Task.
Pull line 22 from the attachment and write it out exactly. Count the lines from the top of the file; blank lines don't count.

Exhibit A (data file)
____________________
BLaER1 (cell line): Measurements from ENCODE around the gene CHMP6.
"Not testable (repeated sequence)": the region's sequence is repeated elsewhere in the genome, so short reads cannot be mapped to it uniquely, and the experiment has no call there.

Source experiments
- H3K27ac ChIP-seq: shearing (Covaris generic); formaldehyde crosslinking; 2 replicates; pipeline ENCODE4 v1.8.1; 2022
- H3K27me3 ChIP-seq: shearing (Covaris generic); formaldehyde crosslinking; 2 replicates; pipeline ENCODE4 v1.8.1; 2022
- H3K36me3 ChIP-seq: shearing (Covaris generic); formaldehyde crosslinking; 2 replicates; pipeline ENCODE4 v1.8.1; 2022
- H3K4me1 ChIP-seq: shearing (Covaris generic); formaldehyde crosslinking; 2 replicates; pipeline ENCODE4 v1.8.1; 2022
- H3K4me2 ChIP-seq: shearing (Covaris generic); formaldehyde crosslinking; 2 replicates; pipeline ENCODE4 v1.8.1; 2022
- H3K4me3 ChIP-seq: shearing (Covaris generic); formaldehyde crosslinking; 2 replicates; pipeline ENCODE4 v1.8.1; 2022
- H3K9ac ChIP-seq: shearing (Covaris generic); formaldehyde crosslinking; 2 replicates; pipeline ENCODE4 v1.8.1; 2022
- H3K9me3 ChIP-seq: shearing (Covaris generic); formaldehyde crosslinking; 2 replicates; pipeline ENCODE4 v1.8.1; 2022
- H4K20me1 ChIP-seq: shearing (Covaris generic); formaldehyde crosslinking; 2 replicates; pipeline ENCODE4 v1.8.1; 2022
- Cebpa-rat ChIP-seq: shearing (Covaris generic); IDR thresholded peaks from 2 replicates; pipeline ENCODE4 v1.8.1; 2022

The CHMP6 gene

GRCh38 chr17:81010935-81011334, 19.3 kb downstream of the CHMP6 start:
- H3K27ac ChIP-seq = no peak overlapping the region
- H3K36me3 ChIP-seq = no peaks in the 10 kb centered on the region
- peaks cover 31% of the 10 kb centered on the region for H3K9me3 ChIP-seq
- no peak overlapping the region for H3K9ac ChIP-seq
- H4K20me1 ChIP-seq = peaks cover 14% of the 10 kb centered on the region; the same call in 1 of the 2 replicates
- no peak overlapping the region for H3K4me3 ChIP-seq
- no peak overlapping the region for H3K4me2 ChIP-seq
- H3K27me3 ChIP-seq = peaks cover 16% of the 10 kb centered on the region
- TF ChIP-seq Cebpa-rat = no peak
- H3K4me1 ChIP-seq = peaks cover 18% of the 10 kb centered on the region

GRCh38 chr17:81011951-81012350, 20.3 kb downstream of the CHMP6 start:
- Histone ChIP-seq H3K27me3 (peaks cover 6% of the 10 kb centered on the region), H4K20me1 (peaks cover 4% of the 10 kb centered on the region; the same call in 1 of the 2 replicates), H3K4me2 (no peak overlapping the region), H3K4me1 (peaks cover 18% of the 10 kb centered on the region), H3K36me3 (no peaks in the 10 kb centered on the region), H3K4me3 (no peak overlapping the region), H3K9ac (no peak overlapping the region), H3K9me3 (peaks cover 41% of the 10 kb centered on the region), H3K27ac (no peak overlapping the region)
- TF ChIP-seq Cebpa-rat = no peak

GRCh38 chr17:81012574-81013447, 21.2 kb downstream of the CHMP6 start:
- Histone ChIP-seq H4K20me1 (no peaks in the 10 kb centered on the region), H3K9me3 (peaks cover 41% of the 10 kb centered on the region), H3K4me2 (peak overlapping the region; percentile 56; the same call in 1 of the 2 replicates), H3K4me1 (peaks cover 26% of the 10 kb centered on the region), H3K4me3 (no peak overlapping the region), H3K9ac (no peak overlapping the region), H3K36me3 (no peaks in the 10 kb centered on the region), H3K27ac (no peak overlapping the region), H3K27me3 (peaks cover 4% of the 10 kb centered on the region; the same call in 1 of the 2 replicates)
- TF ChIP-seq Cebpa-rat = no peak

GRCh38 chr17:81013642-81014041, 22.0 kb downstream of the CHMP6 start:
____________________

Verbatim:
- no peak overlapping the region for H3K4me2 ChIP-seq